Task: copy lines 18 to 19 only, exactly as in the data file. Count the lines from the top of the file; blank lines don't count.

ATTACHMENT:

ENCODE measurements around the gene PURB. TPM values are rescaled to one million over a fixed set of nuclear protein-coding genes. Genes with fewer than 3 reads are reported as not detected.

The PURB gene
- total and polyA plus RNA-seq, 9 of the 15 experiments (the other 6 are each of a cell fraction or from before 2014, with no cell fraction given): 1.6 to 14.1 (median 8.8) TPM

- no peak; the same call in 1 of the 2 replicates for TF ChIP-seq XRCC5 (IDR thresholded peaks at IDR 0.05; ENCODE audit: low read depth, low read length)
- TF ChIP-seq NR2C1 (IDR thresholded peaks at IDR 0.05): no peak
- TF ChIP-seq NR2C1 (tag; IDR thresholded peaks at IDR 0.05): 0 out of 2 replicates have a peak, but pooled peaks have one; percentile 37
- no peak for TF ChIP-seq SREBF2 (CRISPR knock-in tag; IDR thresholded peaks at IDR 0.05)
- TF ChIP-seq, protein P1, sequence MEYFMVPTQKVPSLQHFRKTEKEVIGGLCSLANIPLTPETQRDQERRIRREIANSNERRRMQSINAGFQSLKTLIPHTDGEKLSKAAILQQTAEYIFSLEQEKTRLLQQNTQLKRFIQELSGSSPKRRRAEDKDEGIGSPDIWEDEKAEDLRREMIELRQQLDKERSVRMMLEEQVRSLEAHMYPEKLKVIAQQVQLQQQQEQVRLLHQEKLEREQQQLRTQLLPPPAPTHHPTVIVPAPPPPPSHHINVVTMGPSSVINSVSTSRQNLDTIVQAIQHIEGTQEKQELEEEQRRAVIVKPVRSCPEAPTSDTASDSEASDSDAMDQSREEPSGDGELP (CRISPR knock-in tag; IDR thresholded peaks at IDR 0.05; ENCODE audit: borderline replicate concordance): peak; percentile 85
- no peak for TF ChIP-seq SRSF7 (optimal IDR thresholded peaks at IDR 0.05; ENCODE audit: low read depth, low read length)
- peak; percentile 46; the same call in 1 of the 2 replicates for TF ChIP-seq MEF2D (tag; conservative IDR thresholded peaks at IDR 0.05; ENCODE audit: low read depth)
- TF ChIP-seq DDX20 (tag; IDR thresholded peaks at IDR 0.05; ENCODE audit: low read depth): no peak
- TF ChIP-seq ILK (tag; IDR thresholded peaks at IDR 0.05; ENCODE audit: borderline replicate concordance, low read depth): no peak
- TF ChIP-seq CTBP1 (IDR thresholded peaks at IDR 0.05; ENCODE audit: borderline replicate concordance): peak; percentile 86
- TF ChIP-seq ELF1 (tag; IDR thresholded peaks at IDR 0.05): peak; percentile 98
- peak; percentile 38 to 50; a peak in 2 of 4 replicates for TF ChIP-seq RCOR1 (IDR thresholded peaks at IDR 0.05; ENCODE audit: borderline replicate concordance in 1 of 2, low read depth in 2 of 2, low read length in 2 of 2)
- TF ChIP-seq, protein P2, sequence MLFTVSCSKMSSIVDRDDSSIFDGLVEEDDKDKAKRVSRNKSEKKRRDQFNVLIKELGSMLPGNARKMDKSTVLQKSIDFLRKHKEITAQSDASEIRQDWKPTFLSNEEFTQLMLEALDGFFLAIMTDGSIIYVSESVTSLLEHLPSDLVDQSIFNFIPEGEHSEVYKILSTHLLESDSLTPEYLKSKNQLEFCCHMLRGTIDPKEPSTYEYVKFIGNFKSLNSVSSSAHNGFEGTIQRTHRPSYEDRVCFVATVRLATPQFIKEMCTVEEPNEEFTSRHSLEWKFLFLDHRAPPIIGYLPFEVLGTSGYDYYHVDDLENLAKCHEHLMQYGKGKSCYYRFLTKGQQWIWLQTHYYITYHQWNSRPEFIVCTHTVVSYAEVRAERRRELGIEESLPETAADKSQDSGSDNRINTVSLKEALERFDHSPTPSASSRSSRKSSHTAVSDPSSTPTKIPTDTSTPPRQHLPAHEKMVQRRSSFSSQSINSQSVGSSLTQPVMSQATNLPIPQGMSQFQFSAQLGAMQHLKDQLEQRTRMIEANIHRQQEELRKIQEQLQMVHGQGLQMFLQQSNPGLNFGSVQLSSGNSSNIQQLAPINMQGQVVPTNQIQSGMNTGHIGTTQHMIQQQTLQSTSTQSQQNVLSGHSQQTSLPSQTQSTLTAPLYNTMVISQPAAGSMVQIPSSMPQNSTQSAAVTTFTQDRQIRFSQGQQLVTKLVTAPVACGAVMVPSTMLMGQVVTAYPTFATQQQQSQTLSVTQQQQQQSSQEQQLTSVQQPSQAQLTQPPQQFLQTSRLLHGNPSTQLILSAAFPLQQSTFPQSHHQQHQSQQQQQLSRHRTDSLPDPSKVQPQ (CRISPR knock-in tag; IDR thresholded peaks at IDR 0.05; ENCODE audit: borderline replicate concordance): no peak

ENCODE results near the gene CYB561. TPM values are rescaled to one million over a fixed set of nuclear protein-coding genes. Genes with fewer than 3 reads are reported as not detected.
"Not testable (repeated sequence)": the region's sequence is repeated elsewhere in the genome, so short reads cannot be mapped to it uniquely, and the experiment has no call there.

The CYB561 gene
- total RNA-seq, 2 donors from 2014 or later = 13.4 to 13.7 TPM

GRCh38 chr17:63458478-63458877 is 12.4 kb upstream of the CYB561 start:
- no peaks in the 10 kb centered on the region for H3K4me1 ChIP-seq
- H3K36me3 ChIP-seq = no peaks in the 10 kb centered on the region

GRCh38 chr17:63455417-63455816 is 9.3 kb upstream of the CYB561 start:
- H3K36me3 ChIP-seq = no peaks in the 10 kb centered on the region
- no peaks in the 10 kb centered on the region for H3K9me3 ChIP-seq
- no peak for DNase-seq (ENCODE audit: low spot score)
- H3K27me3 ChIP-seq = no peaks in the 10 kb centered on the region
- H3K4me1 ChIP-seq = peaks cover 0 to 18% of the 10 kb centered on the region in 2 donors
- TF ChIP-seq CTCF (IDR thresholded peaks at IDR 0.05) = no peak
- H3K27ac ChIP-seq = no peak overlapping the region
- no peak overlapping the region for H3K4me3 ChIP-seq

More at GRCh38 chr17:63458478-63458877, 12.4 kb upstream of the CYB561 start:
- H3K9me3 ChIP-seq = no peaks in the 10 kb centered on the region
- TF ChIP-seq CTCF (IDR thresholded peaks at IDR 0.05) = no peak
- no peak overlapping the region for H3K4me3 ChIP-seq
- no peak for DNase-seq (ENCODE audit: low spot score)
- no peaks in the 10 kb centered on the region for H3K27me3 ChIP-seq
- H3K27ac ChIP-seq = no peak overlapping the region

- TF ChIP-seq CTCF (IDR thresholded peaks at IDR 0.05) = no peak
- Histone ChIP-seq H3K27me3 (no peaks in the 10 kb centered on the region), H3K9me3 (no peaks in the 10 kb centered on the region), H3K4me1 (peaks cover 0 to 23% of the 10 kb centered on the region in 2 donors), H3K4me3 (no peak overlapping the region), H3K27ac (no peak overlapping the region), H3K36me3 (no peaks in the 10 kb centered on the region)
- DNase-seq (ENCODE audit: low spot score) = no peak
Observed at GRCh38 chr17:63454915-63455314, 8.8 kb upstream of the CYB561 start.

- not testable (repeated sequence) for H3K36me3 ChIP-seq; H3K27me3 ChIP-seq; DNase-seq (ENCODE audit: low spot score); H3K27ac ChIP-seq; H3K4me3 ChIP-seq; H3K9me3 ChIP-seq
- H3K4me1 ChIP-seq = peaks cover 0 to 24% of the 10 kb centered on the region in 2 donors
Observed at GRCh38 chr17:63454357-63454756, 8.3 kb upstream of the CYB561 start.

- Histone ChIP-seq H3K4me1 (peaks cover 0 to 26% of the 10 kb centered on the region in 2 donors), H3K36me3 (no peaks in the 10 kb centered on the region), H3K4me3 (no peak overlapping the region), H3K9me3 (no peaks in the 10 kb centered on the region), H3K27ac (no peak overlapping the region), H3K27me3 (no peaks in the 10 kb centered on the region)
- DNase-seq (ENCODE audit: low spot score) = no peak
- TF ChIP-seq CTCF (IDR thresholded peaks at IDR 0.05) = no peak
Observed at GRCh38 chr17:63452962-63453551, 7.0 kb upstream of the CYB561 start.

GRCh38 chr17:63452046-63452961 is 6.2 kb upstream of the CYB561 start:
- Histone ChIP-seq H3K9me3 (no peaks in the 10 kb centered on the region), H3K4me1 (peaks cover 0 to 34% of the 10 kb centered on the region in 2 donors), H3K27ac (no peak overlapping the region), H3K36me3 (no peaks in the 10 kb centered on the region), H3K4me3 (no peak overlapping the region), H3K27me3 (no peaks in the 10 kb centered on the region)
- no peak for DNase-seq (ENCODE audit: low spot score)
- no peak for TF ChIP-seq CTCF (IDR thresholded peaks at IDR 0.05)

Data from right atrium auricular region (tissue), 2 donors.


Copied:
"Not testable (repeated sequence)": the region's sequence is repeated elsewhere in the genome, so short reads cannot be mapped to it uniquely, and the experiment has no call there.

The CYB561 gene